While some pundits predicted Wade's decline in 2012-13, he is instead enjoying a rebirth in his third season alongside James. He may not play with the same explosion he did in 2006, for example, but Wade has transitioned into his 30s by shooting better than he ever has from the field.
The attention that James commands defensively—along with his elite abilities as a playmaker—has helped create easier looks at the rim than Wade's been afforded in previous years.
This has also led to an on-court chemistry among James, Wade and Chris Bosh specifically that is allowing the Big Three to thrive in the clutch now more than ever.
James' dominance is helping Wade keep his body fresh for the playoffs as well, while making life easier off the court as the Heat continue to make history on it.
LeBron James has helped Dwyane Wade shoot better than ever from the field
Dwyane Wade's shooting percentage has trended upward ever since joining forces with LeBron James in 2010.
As illustrated by the chart above, Wade has posted the three best field-goal percentages of his career at 50, 49.7 and now 51.9 percent in each of the last three seasons, respectively.
The 51.9 mark in 2012-13 also represents a career high for Wade.
As defenses shift their alignment in response to the reigning MVP, they have only made Wade more dangerous. He has capitalized on those opportunities enough to average 21.5 points through Monday.
James has used his playmaking ability to create easy opportunities for Wade
According to Hoopdata.com, Dwyane Wade is shooting 75 percent on 6.1 attempts per game at the rim in 2012-13. That number is eight points better than the 67 percent that Wade shot just prior to James' arrival.
He is finding easier looks this season specifically because of James' ability as a playmaker.
The 7.3 assists he's averaging through Monday represent the highest total for James since joining the Miami Heat, along with the second-highest mark of his career overall.
On this play against the Memphis Grizzlies, for example, James created an easy attempt at the rim for Wade by dropping in a full-court pass that few around the league are able to make.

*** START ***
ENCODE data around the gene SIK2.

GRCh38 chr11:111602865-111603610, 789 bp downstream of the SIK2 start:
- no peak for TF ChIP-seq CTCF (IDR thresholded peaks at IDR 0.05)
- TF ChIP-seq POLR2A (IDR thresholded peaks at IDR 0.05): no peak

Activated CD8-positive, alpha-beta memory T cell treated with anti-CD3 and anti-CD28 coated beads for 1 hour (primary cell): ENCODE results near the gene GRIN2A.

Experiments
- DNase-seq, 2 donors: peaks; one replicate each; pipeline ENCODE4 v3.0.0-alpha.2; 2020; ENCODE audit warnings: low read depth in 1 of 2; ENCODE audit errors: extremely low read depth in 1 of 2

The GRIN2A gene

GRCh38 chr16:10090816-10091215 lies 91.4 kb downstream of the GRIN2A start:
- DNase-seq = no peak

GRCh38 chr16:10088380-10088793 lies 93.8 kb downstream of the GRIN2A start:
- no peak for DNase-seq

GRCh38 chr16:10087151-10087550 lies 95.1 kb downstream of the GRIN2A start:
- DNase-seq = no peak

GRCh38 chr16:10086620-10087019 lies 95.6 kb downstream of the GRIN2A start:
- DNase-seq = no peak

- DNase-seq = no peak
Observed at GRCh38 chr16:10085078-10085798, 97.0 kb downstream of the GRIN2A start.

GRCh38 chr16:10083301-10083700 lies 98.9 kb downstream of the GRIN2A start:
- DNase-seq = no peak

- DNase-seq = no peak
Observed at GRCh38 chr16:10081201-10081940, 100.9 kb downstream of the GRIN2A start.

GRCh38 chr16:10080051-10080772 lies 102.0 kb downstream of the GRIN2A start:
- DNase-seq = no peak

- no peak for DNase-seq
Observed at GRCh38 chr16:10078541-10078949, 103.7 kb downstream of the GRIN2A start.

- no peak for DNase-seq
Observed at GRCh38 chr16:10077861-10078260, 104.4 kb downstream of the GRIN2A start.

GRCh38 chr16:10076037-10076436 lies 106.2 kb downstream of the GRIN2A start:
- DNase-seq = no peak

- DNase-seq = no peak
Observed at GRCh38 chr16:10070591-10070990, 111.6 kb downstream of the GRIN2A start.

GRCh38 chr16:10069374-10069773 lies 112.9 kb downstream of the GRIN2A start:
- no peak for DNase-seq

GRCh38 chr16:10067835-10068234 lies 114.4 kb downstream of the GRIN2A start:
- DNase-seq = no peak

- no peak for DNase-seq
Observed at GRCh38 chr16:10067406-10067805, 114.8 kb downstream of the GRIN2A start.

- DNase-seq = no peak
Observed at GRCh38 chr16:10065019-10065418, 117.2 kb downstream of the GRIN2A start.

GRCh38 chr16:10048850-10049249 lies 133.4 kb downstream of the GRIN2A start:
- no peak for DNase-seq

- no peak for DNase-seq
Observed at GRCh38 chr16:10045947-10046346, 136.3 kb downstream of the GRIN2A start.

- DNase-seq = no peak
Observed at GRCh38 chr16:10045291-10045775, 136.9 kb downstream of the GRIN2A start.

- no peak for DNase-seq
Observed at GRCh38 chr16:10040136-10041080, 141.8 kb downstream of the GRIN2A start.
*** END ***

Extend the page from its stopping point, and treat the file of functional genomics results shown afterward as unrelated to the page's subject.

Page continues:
A developed understanding of how the Big Three could all thrive in the clutch
One of the biggest distractions for the Miami Heat in 2010 was answering the question of who needs the basketball in crunch time.
This season, however—buried beneath the headlines of winning streaks and MVPs—is that all three members of the Big Three are excelling in the clutch.
James' dominance has led to open looks for both Wade and Bosh during the critical moments of the game. Wade has responded by knocking down 50 percent of those crunch-time opportunities while Bosh has converted 78.8.
This chemistry that James and company have developed has not only helped Miami win games—while leading the league as a team in clutch field-goal percentage—but also eliminated those same questions that surfaced on heavy rotation just a short time ago.
James is allowing Wade to keep his body fresh for the postseason while the Heat keep making history
Dwyane Wade is listed as day-to-day. Mike Miller will start in his place tonight.— Miami HEAT (@MiamiHEAT) March 24, 2013
While scoring 21.3 points during the month of March, Wade has eclipsed his season average in assists, rebounds and steals by posting six, 5.2 and 2.4, respectively.
He has helped the Heat close in on the NBA's all-time winning streak in the process, and expects to factor in extending that streak down the stretch.
In the meantime, though—as evidenced by Wade resting his sore knee on Sunday night—James allowed Miami to win its 26th game in a row on the strength of 32 points, 10 assists and eight rebounds.
When Wade does return, he will be that much healthier and his team will be even more dangerous as a result.
James has helped to eliminate pressure for Wade off the court in 2012-13 as well
The top NBA narrative of the day will always be about LeBron James.
To an extent, this has relieved Wade of media duties and obligations he would have otherwise had as the lone superstar representing the Miami Heat.
More importantly, though, Wade's ability to thrive alongside James this season specifically has worked to eliminate off-court pressure as well.
The suggestions of his decline become more difficult to support when James is helping Wade shoot 75 percent on shots at the rim, for example.
The fact that his team is also thriving in the clutch—and winning at a historical pace—has made this a much more enjoyable ride for Wade and the rest of his teammates as well.